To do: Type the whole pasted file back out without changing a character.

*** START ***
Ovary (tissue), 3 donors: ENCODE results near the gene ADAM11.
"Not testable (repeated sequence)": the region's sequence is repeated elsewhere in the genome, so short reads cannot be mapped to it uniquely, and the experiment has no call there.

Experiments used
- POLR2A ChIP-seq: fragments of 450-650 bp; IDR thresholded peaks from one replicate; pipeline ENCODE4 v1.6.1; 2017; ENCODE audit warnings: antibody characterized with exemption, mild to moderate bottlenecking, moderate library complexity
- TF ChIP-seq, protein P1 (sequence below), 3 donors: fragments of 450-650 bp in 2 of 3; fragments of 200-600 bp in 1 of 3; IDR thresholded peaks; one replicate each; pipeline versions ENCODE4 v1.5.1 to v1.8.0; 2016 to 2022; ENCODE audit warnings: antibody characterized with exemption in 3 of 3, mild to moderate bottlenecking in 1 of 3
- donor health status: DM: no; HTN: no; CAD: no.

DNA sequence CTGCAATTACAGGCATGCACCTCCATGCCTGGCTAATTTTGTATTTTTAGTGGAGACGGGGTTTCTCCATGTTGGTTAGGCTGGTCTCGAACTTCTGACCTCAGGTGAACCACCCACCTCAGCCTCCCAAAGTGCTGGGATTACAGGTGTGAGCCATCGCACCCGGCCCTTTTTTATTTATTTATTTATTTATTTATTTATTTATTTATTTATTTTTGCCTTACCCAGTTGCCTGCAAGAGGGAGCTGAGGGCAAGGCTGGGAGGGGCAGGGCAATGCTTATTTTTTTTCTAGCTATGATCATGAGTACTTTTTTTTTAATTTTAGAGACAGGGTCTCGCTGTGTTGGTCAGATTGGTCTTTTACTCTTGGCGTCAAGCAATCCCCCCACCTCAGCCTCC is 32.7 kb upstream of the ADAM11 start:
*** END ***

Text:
Ovary (tissue), 3 donors: ENCODE results near the gene ADAM11.
"Not testable (repeated sequence)": the region's sequence is repeated elsewhere in the genome, so short reads cannot be mapped to it uniquely, and the experiment has no call there.

Experiments used
- POLR2A ChIP-seq: fragments of 450-650 bp; IDR thresholded peaks from one replicate; pipeline ENCODE4 v1.6.1; 2017; ENCODE audit warnings: antibody characterized with exemption, mild to moderate bottlenecking, moderate library complexity
- TF ChIP-seq, protein P1 (sequence below), 3 donors: fragments of 450-650 bp in 2 of 3; fragments of 200-600 bp in 1 of 3; IDR thresholded peaks; one replicate each; pipeline versions ENCODE4 v1.5.1 to v1.8.0; 2016 to 2022; ENCODE audit warnings: antibody characterized with exemption in 3 of 3, mild to moderate bottlenecking in 1 of 3
- donor health status: DM: no; HTN: no; CAD: no.

DNA sequence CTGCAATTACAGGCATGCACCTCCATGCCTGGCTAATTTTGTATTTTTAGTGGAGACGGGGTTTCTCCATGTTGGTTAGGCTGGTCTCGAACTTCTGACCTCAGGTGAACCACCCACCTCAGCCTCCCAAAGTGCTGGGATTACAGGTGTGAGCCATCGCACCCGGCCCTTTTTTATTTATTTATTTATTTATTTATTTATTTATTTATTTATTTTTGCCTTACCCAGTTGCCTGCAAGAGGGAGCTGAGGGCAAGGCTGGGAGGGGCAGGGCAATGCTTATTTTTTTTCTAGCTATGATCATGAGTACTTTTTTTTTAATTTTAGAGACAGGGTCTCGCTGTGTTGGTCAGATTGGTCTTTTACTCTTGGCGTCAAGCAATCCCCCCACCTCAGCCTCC is 32.7 kb upstream of the ADAM11 start: